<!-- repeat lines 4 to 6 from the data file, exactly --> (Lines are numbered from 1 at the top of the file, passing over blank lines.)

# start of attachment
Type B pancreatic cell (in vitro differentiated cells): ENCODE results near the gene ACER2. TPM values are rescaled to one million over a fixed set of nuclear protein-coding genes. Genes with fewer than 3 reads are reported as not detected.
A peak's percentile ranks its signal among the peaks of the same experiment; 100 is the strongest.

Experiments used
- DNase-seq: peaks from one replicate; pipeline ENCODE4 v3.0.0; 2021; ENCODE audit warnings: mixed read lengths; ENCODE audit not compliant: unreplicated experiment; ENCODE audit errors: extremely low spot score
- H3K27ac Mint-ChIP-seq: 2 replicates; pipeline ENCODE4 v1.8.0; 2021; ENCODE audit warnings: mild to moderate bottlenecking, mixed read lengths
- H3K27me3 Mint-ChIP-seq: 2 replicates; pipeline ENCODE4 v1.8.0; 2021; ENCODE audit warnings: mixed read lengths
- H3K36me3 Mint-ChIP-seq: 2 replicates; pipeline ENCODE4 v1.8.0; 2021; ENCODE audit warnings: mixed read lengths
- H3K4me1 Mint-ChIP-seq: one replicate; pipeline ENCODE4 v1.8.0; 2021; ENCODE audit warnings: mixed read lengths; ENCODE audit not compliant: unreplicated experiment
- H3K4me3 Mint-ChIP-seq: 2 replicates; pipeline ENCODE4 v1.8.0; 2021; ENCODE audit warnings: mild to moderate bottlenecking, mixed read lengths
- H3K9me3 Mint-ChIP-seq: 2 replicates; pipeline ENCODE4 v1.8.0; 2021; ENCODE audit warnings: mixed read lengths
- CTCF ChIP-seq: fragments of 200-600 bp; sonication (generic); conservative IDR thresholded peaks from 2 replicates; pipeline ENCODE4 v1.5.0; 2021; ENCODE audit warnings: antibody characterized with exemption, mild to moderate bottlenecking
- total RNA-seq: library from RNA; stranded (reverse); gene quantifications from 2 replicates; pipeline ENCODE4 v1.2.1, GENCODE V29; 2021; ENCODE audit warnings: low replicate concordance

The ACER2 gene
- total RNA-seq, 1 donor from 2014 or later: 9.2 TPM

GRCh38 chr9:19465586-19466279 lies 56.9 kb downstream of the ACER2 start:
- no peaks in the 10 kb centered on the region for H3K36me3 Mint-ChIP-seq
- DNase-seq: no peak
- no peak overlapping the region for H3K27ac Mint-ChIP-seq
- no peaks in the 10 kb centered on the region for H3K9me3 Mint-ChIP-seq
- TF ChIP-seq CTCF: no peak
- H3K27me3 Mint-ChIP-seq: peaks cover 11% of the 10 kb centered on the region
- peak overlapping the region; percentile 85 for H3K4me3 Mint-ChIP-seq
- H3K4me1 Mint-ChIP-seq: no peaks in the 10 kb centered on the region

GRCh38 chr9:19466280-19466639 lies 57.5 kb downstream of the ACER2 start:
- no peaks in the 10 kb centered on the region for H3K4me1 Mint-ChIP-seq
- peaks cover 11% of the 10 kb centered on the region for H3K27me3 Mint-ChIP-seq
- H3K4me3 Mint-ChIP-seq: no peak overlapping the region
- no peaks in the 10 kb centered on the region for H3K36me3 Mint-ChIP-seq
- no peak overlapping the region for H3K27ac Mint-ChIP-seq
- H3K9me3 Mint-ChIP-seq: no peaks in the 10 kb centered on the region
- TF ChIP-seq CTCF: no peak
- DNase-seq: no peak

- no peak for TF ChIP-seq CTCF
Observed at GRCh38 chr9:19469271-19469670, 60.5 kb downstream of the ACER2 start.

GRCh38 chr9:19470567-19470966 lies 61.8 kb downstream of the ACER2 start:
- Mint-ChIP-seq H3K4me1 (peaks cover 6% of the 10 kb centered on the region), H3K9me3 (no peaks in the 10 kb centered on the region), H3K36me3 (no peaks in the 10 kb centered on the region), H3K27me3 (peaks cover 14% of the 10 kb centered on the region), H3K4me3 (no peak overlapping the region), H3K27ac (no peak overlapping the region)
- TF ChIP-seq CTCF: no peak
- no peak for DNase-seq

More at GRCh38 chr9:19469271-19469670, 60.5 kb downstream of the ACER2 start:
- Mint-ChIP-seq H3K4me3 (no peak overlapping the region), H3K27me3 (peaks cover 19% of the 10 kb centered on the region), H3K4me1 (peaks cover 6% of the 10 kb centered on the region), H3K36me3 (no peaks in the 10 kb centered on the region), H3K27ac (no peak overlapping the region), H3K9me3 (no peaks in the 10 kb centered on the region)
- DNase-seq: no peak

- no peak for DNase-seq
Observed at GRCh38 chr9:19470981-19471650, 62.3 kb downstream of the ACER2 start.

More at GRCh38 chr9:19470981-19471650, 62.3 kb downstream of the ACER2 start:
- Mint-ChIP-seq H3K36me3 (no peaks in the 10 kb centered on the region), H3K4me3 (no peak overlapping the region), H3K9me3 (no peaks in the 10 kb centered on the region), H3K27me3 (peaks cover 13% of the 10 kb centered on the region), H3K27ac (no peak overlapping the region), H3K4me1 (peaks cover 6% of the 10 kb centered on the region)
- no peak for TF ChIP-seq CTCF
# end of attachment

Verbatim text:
- DNase-seq: peaks from one replicate; pipeline ENCODE4 v3.0.0; 2021; ENCODE audit warnings: mixed read lengths; ENCODE audit not compliant: unreplicated experiment; ENCODE audit errors: extremely low spot score
- H3K27ac Mint-ChIP-seq: 2 replicates; pipeline ENCODE4 v1.8.0; 2021; ENCODE audit warnings: mild to moderate bottlenecking, mixed read lengths
- H3K27me3 Mint-ChIP-seq: 2 replicates; pipeline ENCODE4 v1.8.0; 2021; ENCODE audit warnings: mixed read lengths